The Unborrowed Vision of Stanley Prusiner

It is a rare treat to get a glimpse into the unrelenting pursuit of truth by a genius. Nobel laureate Dr. Stanley Prusiner, in his biography Madness and Memory: The Discovery of Prion—A New Biological Principle of Disease, provides such a glimpse.

The book recounts Dr. Prusiner’s painstaking struggle to uncover the secrets behind such diseases as scrapie, kuru, Creutzfeld-Jakob Disease, and Mad Cow Disease, which, before his intellectual power was brought to bear on the problem, defied explanation. This chasm in scientific knowledge and the inability to isolate a traditional infectious agent from patients caused scientists to invent tortured concepts like “slow virus” and “unconventional virus.”

The book provides a detailed accounting of the mountains of evidence and data Dr. Prusiner and his associates amassed over decades of work, the inductive leaps that they justifiably made, and the converging evidence that a new infectious agent had been discovered necessitating the creation of a new concept, perfectly designated by the word “prion.”

A prion, or proteinacious infectious particle, unlike all other infecting agents, is exclusively comprised of protein and is devoid of any genetic material yet is able to replicate and cause illness.

While it may seem that Dr. Prusiner proceeding down a relatively straightforward path without many obstacles to surmount, it is far from the truth. It is almost a general, but unfortunate, principle that those who bestow new knowledge on mankind are not greeting with the fanfare that they deserve, but derision, ad hominem attacks, and persecution. Such was clearly the case with Dr. Prusiner and his unborrowed vision that propelled science and human understanding further. As Dr. Prusiner traversed the incalculable distance of an “odyssey” from “heresy to orthodoxy,” he was met with skeptics that ranged from scientific journalists to Nobel-prize winning scientists. (As a student in a virology class I vividly recall my professor expressing open skepticism). But, despite the opposition, Dr. Prusiner’s persisted. He importantly identified that “distorting my understanding to fit other people’s desires was dangerous” and that “for a scientist, the most important trait is intellectual honesty within himself.”

The story of Dr. Prusiner, who eventually was awarded with a well-deserved Nobel Prize in 1997 is instructive and inspirational. It is instructive in that it concretizes how a dogged pursuit of the truth no matter where it led and what scientific dogma it ran contrary to led to an unprecedented breakthrough that caused textbooks to be rewritten. It is inspirational in that it shows how such determination, integrity, and productivity are virtues and lead to the achievement of values.

The best treat of this book is the ability to hear directly from a genius exquisitely conscious of the intellectual process that he exemplified. His description of the Nobel Prize as “a celebration of civilization, of mankind, and of what makes human unique—that is, their intellect, from which springs creativity” perfectly captures how I evaluate this book thatI recommend in the highest possible terms.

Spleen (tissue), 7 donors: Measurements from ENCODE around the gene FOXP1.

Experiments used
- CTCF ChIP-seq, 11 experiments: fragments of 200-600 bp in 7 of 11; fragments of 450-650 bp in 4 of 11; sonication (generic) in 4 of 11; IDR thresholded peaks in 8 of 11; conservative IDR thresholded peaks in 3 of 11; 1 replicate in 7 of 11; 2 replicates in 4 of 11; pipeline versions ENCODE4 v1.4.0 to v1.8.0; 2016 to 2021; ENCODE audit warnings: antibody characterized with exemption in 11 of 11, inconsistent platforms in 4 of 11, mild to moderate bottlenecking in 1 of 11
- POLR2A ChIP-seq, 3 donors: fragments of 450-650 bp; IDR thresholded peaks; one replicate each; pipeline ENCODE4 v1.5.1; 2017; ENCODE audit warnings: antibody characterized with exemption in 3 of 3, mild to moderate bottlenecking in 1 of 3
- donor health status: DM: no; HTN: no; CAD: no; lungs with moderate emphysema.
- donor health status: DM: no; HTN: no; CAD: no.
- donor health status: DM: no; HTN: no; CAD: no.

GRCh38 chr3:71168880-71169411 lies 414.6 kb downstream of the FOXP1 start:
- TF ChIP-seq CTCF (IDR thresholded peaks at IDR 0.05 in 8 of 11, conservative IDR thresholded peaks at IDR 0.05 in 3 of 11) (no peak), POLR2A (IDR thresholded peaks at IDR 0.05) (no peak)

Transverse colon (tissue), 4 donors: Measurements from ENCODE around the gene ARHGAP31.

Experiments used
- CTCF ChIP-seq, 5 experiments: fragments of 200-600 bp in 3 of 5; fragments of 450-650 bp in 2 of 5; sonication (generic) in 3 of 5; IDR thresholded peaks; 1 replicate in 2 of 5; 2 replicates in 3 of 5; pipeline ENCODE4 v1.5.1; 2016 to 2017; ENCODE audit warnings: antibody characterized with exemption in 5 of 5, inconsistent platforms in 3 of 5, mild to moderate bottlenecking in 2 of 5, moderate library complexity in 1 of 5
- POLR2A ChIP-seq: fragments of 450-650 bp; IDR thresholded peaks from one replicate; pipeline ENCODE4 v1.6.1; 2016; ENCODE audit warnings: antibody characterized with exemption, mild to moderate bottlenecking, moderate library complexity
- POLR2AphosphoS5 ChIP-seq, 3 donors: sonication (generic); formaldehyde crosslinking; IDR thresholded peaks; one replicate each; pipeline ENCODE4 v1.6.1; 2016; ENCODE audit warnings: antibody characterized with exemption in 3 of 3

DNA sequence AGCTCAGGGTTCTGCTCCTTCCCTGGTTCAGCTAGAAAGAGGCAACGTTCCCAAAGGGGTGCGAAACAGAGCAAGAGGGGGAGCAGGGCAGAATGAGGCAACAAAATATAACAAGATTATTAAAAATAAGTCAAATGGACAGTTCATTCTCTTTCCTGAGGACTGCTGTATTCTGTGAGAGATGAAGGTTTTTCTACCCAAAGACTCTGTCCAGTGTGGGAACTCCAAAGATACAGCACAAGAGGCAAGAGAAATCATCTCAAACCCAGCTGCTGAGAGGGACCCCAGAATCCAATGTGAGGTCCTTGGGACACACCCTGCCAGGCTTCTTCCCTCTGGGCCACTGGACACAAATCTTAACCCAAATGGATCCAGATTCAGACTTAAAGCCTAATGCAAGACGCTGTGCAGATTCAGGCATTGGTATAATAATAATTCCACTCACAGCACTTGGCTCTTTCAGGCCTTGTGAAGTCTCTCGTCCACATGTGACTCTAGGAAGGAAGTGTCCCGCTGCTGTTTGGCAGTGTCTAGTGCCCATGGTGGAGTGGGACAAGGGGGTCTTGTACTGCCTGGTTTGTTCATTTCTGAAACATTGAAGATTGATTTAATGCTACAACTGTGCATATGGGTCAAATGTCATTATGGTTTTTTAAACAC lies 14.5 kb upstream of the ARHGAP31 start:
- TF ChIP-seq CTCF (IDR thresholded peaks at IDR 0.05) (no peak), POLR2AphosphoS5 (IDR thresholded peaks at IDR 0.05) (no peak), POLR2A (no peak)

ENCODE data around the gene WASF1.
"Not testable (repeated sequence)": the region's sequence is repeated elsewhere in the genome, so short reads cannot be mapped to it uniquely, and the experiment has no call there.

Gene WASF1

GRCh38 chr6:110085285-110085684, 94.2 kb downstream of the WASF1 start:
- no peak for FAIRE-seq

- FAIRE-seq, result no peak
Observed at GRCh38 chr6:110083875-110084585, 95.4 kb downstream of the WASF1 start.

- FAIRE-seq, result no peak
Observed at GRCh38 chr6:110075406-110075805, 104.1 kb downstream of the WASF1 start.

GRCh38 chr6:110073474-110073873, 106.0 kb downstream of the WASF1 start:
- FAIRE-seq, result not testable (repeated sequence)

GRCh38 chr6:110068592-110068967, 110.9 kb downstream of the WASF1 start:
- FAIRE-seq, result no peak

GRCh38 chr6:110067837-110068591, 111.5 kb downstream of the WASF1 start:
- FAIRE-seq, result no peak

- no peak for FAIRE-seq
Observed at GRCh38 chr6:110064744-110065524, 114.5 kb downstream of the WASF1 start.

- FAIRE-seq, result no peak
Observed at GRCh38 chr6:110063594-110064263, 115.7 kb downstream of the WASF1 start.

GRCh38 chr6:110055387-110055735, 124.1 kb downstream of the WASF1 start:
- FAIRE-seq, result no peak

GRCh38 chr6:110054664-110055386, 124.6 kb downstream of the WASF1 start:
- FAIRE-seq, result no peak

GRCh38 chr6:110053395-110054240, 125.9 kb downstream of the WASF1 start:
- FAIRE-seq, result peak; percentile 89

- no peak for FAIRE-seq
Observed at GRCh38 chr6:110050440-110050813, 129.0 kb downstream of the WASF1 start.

Prions, not Zombies, are the Real Brain Eaters

Of all the etiologies of infectious diseases, one of the coolest has to be the prion. Prions are the smallest infectious agents and broke all the paradigm when they were definitively linked to diseases. It was almost heresy to postulate that a proteinaceous infectious particle--devoid of nucleic acid--could cause disease. But today's heresy is tomorrow's Nobel Prize, as Carleton Gajdusek and  Stanley Prusiner showed.

Prions cause disease in a unique way. Though they are definitely transmissible prion diseases they are, in essence, misfolded proteins that cause a cascade of protein misfolding leading to neurologic dysfunction. In some instances, the initial misfolding is the result of a sporadic genetic mutation and in others it is because of introduction of a misfolded protein causing the cascade. It is an impressive process.

Eventually prions, first linked to scrapie in sheep, were linked to human diseases known as the Creutzfeldt-Jakob Diseases (CJD), the most famous of which is new variant CJD (vCJD)--the human form of mad cow disease--as well as the human cannibalism-linked kuru. The story of vCJD is well documented. In short it has to do with changes in industrial farming practices allowing scrapie in sheep to get into cows and then into humans. The human outbreak, which captured headlines in the 1990s, is essentially over as farming practices have changed so as to eliminate exposure to the prion. 

Prions may have slipped from the headlines but research on them continued nonetheless and this week it was announced that a novel prion (alpha-synuclein) was linked to another neurologic disease: Multiple System Atrophy (MSA). Not surprisingly, this discovery came from Dr. Prusiner's lab. 

The biggest implication of this finding is further evidence supporting the hypothesis that other neurodegenerative diseases may have a prion component to their cause. Such an understanding may open up new avenues for treatment and screening for these dreaded diseases.